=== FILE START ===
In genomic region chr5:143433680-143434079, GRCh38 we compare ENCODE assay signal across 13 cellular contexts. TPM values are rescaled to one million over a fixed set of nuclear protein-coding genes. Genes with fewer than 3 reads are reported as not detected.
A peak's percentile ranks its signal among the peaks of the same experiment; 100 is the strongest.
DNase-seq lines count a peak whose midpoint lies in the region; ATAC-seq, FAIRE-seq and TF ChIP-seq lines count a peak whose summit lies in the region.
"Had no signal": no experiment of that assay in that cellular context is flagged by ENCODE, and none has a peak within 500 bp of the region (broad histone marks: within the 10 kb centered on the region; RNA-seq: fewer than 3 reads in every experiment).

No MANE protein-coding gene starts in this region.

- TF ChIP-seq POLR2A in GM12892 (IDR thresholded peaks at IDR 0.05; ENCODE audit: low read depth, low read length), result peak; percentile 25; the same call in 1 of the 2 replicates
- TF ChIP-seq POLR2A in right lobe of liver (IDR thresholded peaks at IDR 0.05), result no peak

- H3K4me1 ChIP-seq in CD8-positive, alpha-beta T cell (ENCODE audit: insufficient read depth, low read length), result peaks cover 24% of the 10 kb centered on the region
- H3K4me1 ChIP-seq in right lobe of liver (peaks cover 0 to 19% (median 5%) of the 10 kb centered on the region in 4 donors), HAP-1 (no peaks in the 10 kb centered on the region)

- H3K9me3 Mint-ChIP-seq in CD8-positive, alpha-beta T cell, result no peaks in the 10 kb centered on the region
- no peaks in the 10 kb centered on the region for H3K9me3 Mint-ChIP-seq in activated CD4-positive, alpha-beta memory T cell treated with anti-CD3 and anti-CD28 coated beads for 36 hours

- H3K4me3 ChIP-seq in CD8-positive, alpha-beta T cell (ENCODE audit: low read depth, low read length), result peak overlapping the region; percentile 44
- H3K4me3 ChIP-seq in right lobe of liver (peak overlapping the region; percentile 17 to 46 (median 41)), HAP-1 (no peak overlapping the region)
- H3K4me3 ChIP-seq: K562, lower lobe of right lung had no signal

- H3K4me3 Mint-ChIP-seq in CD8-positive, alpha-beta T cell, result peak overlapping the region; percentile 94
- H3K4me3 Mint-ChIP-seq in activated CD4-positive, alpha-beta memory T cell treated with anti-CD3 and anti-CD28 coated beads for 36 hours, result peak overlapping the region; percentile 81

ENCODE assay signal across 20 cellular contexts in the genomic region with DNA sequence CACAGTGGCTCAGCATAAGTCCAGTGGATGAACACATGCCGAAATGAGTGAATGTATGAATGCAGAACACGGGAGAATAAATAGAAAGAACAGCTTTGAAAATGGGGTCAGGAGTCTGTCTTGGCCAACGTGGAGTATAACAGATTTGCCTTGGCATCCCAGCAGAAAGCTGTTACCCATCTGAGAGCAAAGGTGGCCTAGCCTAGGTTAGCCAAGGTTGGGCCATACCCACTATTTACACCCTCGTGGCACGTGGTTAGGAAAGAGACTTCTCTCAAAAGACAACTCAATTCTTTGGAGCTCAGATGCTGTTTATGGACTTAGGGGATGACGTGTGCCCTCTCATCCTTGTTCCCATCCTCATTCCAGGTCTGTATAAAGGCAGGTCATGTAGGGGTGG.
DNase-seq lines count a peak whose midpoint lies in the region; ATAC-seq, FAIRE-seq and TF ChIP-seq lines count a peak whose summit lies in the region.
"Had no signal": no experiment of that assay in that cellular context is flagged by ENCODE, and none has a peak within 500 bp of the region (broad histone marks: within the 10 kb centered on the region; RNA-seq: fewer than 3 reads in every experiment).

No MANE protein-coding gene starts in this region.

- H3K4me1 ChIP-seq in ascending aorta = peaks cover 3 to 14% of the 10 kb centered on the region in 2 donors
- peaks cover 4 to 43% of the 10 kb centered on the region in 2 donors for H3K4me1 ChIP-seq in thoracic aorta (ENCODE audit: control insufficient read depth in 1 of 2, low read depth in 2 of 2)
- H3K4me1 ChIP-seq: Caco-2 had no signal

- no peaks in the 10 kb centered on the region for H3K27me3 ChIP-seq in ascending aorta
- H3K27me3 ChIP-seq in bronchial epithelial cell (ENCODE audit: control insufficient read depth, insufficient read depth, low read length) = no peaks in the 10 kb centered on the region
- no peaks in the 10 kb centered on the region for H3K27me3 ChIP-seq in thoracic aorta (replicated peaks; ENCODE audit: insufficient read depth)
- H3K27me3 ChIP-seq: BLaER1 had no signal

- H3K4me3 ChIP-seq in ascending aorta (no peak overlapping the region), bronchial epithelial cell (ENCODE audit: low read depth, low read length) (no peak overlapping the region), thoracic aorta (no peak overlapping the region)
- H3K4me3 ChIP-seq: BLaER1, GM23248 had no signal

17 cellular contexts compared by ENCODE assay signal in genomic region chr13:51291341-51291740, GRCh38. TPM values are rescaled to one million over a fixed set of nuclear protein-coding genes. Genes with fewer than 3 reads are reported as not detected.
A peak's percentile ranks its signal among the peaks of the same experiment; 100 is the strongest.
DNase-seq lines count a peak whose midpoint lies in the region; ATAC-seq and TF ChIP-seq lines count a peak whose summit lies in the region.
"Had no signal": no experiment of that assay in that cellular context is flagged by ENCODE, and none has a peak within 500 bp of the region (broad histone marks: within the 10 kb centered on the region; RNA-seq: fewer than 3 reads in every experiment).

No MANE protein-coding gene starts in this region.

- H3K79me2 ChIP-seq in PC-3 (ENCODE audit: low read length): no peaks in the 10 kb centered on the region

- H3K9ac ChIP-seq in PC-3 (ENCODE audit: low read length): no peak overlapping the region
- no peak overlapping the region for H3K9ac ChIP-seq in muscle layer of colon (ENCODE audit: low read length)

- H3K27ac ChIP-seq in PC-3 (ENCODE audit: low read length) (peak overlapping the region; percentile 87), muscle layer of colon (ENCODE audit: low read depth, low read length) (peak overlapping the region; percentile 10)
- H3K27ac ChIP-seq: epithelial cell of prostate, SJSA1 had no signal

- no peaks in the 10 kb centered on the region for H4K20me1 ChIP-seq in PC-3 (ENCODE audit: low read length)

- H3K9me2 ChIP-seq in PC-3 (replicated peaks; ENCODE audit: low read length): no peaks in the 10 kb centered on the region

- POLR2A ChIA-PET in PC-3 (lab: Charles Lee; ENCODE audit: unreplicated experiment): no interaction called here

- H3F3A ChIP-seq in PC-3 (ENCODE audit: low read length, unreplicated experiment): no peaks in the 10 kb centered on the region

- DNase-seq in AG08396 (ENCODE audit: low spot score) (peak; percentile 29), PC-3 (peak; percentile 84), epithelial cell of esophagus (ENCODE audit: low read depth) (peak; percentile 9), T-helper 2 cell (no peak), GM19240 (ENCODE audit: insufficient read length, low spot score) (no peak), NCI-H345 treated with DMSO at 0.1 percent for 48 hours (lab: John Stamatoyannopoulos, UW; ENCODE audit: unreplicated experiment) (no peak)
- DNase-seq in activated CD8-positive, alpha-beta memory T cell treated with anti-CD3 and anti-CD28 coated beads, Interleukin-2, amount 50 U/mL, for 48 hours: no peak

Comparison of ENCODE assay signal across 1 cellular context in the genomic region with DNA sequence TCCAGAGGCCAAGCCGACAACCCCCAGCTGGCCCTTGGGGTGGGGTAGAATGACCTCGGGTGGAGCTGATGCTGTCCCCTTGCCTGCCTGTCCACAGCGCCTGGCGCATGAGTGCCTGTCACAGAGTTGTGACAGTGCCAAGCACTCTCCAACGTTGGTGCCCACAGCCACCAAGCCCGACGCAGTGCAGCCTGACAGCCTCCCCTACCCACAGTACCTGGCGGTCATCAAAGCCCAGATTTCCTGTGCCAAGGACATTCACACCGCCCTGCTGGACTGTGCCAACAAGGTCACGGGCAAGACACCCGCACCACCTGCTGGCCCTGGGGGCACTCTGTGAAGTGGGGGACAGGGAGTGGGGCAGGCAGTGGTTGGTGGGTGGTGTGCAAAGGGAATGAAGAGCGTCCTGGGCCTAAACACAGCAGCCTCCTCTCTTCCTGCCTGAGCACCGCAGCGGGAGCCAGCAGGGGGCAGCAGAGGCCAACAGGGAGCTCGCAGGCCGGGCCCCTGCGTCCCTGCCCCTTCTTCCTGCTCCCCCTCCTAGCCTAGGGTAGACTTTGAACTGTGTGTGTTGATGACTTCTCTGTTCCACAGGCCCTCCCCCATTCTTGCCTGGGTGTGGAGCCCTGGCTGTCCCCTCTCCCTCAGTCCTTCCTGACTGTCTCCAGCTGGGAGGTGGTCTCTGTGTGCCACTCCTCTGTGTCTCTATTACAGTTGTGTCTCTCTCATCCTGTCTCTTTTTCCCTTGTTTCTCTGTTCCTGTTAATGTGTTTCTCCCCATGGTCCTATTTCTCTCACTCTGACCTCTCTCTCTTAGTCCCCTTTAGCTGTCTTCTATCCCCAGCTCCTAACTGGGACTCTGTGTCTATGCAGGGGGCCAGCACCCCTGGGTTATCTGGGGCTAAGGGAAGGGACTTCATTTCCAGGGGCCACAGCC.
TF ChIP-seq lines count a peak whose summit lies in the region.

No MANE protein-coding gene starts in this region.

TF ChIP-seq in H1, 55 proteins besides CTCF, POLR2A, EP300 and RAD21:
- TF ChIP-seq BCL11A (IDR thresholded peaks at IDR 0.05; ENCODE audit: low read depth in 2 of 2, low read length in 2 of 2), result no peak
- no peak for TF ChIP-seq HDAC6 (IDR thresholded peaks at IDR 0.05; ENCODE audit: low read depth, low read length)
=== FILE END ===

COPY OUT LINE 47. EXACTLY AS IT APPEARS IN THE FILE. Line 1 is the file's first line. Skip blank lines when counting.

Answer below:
TF ChIP-seq lines count a peak whose summit lies in the region.